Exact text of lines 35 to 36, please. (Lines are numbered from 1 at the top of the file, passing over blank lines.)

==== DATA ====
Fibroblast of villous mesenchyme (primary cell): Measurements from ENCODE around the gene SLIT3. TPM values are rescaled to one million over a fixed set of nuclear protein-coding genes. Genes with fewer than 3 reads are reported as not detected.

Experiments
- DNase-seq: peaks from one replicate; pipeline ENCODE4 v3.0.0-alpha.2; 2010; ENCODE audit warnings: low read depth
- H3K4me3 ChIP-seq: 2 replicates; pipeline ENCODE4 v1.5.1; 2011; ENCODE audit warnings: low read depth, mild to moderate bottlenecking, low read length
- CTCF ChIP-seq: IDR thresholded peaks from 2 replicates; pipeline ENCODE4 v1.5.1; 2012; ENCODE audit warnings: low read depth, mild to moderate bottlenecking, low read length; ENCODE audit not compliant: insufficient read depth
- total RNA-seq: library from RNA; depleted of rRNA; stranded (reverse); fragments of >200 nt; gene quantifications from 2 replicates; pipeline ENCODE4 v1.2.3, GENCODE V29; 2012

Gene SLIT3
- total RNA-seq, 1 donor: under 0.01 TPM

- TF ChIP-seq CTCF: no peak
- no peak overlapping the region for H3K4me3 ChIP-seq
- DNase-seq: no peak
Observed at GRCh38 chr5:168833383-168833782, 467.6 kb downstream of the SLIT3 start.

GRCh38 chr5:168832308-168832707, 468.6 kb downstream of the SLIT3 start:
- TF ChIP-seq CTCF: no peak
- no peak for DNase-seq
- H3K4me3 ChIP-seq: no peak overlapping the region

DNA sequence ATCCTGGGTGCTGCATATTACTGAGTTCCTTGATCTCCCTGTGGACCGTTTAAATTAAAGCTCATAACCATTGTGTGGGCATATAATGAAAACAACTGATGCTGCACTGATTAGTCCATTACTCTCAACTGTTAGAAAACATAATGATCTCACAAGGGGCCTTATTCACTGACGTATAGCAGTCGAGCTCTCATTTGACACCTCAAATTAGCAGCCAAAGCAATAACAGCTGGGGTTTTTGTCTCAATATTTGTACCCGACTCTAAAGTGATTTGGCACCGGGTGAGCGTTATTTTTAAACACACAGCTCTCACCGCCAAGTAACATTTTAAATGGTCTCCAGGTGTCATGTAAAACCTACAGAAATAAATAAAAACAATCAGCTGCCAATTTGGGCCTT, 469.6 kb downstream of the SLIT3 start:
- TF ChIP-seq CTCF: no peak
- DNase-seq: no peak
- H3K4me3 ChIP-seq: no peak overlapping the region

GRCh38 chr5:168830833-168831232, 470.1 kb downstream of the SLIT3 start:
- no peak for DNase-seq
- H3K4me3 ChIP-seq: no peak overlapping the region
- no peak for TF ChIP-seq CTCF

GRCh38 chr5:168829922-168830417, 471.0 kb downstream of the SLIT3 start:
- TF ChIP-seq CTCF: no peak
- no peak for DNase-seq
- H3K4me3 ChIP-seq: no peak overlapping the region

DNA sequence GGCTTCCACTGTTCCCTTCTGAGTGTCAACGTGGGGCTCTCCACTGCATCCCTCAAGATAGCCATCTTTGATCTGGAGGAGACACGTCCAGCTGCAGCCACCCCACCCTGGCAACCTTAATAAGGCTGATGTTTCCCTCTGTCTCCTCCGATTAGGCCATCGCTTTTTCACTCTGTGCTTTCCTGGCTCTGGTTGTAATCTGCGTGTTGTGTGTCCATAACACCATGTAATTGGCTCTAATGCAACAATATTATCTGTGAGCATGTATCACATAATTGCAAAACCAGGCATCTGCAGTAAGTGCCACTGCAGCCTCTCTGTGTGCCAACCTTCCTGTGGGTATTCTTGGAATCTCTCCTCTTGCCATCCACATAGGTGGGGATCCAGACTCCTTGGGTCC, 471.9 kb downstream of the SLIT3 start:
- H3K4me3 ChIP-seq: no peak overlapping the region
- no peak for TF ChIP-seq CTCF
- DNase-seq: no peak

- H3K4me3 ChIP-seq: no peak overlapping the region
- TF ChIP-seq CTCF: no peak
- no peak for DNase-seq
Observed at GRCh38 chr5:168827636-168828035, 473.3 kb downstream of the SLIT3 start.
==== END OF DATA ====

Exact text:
- no peak for DNase-seq
Observed at GRCh38 chr5:168827636-168828035, 473.3 kb downstream of the SLIT3 start.